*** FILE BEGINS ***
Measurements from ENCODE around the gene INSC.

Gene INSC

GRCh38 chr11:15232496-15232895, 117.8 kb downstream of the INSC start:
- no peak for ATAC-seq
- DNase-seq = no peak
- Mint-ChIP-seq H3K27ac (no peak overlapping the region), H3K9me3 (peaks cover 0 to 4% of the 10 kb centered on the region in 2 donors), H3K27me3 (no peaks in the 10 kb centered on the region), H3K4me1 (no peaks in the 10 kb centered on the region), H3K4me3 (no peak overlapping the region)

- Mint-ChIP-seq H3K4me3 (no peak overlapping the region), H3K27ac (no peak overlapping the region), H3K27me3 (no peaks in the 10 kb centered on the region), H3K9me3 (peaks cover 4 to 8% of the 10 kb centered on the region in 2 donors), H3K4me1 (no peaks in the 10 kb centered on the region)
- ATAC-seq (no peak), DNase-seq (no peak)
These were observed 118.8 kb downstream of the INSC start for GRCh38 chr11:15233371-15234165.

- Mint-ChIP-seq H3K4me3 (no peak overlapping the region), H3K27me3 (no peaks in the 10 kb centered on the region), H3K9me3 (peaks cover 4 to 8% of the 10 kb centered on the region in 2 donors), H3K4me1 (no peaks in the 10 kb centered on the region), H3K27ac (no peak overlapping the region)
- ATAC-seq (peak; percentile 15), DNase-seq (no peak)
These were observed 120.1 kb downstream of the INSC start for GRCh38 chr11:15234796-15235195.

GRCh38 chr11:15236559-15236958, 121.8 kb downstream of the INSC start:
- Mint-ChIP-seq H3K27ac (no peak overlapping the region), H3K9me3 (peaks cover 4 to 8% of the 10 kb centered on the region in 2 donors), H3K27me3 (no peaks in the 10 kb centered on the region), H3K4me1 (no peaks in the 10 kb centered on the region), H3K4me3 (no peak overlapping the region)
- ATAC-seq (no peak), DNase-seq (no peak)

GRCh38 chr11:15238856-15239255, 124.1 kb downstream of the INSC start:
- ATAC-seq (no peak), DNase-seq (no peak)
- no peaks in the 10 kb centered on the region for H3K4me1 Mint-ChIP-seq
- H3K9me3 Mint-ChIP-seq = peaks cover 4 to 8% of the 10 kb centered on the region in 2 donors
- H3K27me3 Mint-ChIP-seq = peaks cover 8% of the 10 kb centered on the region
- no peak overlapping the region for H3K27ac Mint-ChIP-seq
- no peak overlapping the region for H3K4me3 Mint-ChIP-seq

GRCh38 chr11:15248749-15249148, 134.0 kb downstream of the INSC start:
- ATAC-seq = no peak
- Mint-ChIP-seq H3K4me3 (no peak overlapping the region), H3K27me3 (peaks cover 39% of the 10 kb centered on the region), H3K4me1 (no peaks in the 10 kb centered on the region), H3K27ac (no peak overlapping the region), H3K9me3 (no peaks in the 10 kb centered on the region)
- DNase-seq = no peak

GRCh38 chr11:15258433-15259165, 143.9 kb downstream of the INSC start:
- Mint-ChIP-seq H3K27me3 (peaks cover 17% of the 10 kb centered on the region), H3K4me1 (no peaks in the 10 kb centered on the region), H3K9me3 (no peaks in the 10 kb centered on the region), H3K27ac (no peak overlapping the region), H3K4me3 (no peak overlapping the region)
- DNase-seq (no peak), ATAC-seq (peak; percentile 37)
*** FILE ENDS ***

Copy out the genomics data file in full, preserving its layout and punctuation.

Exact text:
Measurements from ENCODE around the gene INSC.

Gene INSC

GRCh38 chr11:15232496-15232895, 117.8 kb downstream of the INSC start:
- no peak for ATAC-seq
- DNase-seq = no peak
- Mint-ChIP-seq H3K27ac (no peak overlapping the region), H3K9me3 (peaks cover 0 to 4% of the 10 kb centered on the region in 2 donors), H3K27me3 (no peaks in the 10 kb centered on the region), H3K4me1 (no peaks in the 10 kb centered on the region), H3K4me3 (no peak overlapping the region)

- Mint-ChIP-seq H3K4me3 (no peak overlapping the region), H3K27ac (no peak overlapping the region), H3K27me3 (no peaks in the 10 kb centered on the region), H3K9me3 (peaks cover 4 to 8% of the 10 kb centered on the region in 2 donors), H3K4me1 (no peaks in the 10 kb centered on the region)
- ATAC-seq (no peak), DNase-seq (no peak)
These were observed 118.8 kb downstream of the INSC start for GRCh38 chr11:15233371-15234165.

- Mint-ChIP-seq H3K4me3 (no peak overlapping the region), H3K27me3 (no peaks in the 10 kb centered on the region), H3K9me3 (peaks cover 4 to 8% of the 10 kb centered on the region in 2 donors), H3K4me1 (no peaks in the 10 kb centered on the region), H3K27ac (no peak overlapping the region)
- ATAC-seq (peak; percentile 15), DNase-seq (no peak)
These were observed 120.1 kb downstream of the INSC start for GRCh38 chr11:15234796-15235195.

GRCh38 chr11:15236559-15236958, 121.8 kb downstream of the INSC start:
- Mint-ChIP-seq H3K27ac (no peak overlapping the region), H3K9me3 (peaks cover 4 to 8% of the 10 kb centered on the region in 2 donors), H3K27me3 (no peaks in the 10 kb centered on the region), H3K4me1 (no peaks in the 10 kb centered on the region), H3K4me3 (no peak overlapping the region)
- ATAC-seq (no peak), DNase-seq (no peak)

GRCh38 chr11:15238856-15239255, 124.1 kb downstream of the INSC start:
- ATAC-seq (no peak), DNase-seq (no peak)
- no peaks in the 10 kb centered on the region for H3K4me1 Mint-ChIP-seq
- H3K9me3 Mint-ChIP-seq = peaks cover 4 to 8% of the 10 kb centered on the region in 2 donors
- H3K27me3 Mint-ChIP-seq = peaks cover 8% of the 10 kb centered on the region
- no peak overlapping the region for H3K27ac Mint-ChIP-seq
- no peak overlapping the region for H3K4me3 Mint-ChIP-seq

GRCh38 chr11:15248749-15249148, 134.0 kb downstream of the INSC start:
- ATAC-seq = no peak
- Mint-ChIP-seq H3K4me3 (no peak overlapping the region), H3K27me3 (peaks cover 39% of the 10 kb centered on the region), H3K4me1 (no peaks in the 10 kb centered on the region), H3K27ac (no peak overlapping the region), H3K9me3 (no peaks in the 10 kb centered on the region)
- DNase-seq = no peak

GRCh38 chr11:15258433-15259165, 143.9 kb downstream of the INSC start:
- Mint-ChIP-seq H3K27me3 (peaks cover 17% of the 10 kb centered on the region), H3K4me1 (no peaks in the 10 kb centered on the region), H3K9me3 (no peaks in the 10 kb centered on the region), H3K27ac (no peak overlapping the region), H3K4me3 (no peak overlapping the region)
- DNase-seq (no peak), ATAC-seq (peak; percentile 37)